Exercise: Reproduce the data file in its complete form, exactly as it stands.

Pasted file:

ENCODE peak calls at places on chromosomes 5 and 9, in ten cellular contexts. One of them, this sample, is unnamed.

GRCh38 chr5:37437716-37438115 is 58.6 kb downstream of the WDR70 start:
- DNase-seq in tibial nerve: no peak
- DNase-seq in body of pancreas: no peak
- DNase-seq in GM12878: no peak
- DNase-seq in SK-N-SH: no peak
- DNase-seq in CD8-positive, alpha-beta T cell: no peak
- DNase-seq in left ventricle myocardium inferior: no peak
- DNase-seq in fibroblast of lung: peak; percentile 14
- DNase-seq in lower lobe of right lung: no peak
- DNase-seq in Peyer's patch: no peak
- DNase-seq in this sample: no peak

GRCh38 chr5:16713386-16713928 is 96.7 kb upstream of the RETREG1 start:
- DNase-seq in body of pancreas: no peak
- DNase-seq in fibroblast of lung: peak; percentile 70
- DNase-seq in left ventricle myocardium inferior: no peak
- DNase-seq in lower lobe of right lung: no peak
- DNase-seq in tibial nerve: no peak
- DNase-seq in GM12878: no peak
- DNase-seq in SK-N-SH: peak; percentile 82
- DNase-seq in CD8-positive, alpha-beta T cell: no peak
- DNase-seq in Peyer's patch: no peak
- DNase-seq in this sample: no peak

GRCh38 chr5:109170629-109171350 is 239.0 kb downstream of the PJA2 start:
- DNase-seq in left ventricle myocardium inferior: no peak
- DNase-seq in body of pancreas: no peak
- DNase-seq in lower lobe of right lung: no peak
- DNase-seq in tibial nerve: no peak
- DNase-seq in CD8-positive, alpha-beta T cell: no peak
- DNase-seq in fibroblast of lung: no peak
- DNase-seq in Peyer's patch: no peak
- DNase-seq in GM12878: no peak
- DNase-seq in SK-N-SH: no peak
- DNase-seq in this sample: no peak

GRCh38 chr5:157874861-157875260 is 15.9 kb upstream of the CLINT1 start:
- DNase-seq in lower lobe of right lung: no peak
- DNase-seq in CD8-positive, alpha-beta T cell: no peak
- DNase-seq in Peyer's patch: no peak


ENCODE peak calls at places on chromosomes 5 and 9, in ten cellular contexts. One of them, this sample, is unnamed.

GRCh38 chr5:37437716-37438115 is 58.6 kb downstream of the WDR70 start:
- DNase-seq in tibial nerve: no peak
- DNase-seq in body of pancreas: no peak
- DNase-seq in GM12878: no peak
- DNase-seq in SK-N-SH: no peak
- DNase-seq in CD8-positive, alpha-beta T cell: no peak
- DNase-seq in left ventricle myocardium inferior: no peak
- DNase-seq in fibroblast of lung: peak; percentile 14
- DNase-seq in lower lobe of right lung: no peak
- DNase-seq in Peyer's patch: no peak
- DNase-seq in this sample: no peak

GRCh38 chr5:16713386-16713928 is 96.7 kb upstream of the RETREG1 start:
- DNase-seq in body of pancreas: no peak
- DNase-seq in fibroblast of lung: peak; percentile 70
- DNase-seq in left ventricle myocardium inferior: no peak
- DNase-seq in lower lobe of right lung: no peak
- DNase-seq in tibial nerve: no peak
- DNase-seq in GM12878: no peak
- DNase-seq in SK-N-SH: peak; percentile 82
- DNase-seq in CD8-positive, alpha-beta T cell: no peak
- DNase-seq in Peyer's patch: no peak
- DNase-seq in this sample: no peak

GRCh38 chr5:109170629-109171350 is 239.0 kb downstream of the PJA2 start:
- DNase-seq in left ventricle myocardium inferior: no peak
- DNase-seq in body of pancreas: no peak
- DNase-seq in lower lobe of right lung: no peak
- DNase-seq in tibial nerve: no peak
- DNase-seq in CD8-positive, alpha-beta T cell: no peak
- DNase-seq in fibroblast of lung: no peak
- DNase-seq in Peyer's patch: no peak
- DNase-seq in GM12878: no peak
- DNase-seq in SK-N-SH: no peak
- DNase-seq in this sample: no peak

GRCh38 chr5:157874861-157875260 is 15.9 kb upstream of the CLINT1 start:
- DNase-seq in lower lobe of right lung: no peak
- DNase-seq in CD8-positive, alpha-beta T cell: no peak
- DNase-seq in Peyer's patch: no peak